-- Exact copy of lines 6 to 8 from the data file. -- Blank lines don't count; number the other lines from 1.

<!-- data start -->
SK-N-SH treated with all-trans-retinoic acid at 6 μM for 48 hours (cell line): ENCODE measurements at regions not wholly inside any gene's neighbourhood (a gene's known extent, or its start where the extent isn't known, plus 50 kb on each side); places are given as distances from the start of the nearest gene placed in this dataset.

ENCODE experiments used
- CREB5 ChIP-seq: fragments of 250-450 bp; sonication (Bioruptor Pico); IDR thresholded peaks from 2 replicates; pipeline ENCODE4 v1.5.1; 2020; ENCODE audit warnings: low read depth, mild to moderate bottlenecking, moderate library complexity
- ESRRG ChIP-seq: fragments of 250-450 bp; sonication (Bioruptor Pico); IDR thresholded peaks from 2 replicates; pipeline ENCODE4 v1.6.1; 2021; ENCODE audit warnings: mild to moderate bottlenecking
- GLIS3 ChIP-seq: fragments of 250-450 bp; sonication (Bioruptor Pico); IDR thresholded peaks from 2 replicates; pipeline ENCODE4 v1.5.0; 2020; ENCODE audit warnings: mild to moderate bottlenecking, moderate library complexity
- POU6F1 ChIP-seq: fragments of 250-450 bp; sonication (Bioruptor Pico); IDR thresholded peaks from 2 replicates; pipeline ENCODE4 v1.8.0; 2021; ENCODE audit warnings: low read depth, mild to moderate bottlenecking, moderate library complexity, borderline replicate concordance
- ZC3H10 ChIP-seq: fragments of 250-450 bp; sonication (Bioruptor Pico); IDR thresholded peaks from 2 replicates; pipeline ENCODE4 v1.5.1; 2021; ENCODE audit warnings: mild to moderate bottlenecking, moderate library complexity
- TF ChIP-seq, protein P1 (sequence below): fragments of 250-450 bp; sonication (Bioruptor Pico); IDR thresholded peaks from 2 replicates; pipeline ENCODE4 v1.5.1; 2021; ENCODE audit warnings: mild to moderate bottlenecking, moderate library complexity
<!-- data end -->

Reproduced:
- POU6F1 ChIP-seq: fragments of 250-450 bp; sonication (Bioruptor Pico); IDR thresholded peaks from 2 replicates; pipeline ENCODE4 v1.8.0; 2021; ENCODE audit warnings: low read depth, mild to moderate bottlenecking, moderate library complexity, borderline replicate concordance
- ZC3H10 ChIP-seq: fragments of 250-450 bp; sonication (Bioruptor Pico); IDR thresholded peaks from 2 replicates; pipeline ENCODE4 v1.5.1; 2021; ENCODE audit warnings: mild to moderate bottlenecking, moderate library complexity
- TF ChIP-seq, protein P1 (sequence below): fragments of 250-450 bp; sonication (Bioruptor Pico); IDR thresholded peaks from 2 replicates; pipeline ENCODE4 v1.5.1; 2021; ENCODE audit warnings: mild to moderate bottlenecking, moderate library complexity